Infrared Photoelectric Photometry Program

What is Infrared Photometry?

Infrared astronomy is an exciting new area of observation and study for the amateur astronomer, and there is huge potential for amateur astronomers to break new ground and contribute important observations to this exciting field of research. The infrared region of the spectrum is typically defined as light with wavelengths greater than 1.1 micron. Human vision ends at about a wavelength of 0.75 micron. Members of the AAVSO and Optec, Incorporated have worked together to develop the SSP-4 infrared photometer. The SSP-4 photometer is designed to precisely measure light in the J (1.25 micron) and H (1.65 micron) bands. More information about the SSP-4 photometer can be found at the link above.

So why would the AAVSO want to measure variable stars in the J and H band? The infrared bands give information about variable stars that cannot be determined from the visual bands (CCDV or PEP). For example, a Mira type variable star measured in the infrared has a much smaller amplitude of variation. The infrared light curve relates more closely to the actual temperature and radius change of the star as it pulsates, unlike the visual light, which traces the opacity of the atmospheres. This gives theoretical astronomers a better understanding of the physical processes that occur in pulsating stars. (Mira variables also radiate the vast majority of their light at infrared wavelengths, and in infrared light, many of these stars are among the brightest in the sky, making their smaller amplitudes easy to detect.)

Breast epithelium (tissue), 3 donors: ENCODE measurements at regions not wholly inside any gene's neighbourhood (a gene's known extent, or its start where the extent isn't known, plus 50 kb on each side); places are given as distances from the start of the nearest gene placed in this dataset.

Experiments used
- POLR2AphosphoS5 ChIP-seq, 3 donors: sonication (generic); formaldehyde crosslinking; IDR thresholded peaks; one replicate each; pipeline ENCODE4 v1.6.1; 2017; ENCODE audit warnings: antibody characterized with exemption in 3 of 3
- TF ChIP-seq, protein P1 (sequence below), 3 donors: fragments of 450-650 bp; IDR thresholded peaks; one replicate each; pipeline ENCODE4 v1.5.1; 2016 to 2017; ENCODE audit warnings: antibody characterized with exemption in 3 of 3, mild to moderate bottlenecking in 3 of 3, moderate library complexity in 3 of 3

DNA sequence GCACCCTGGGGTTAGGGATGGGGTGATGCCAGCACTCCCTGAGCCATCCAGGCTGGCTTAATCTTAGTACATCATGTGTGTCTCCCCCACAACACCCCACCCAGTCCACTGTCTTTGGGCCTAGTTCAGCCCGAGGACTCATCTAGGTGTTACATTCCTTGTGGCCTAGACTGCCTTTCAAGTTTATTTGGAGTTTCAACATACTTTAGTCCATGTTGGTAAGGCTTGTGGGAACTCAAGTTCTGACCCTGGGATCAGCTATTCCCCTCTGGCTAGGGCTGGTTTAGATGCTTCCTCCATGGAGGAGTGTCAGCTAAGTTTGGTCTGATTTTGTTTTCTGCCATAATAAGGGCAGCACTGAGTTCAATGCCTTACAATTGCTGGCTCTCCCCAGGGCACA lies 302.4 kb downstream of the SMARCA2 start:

Observations of certain kinds of eclipsing binaries are also very useful because they can help us better determine the properties of binaries. When the stars in the system have very different temperatures, such as in the case of Algol, it is very important to be able to estimate the separate temperatures. In the ultraviolet, the secondary eclipse of Algol is barely detectable but in the IR, it is quite deep, this leads to a more accurate solution. Studies of binaries with spots -- such as the RS CVn stars -- benefit from IR observations because they enable us to better determine the temperatures of the spots.

Observation in the infrared region of the spectrum has a few advantages over photoelectric photometry in the visual bands. The atmospheric extinction is much less in the infrared when compared to the visual. As a result, differences in airmass between the comparison and target star don't introduce as much error as in the visual bands. In a light polluted city sky the infrared sky is much darker because most of the man made light pollution is in the visible band. And some stars are far, far brighter in the infrared, making it easier to perform high signal-to-noise photometry.

Current Status of AAVSO IR Photometry Group

The SSP-4 has proved a temperamental device, limiting its application. We are looking at mitigations to make it more reliable. This page will be expanded as we determine the most effective uses of this photometer. Please contact the PEP section head for more information.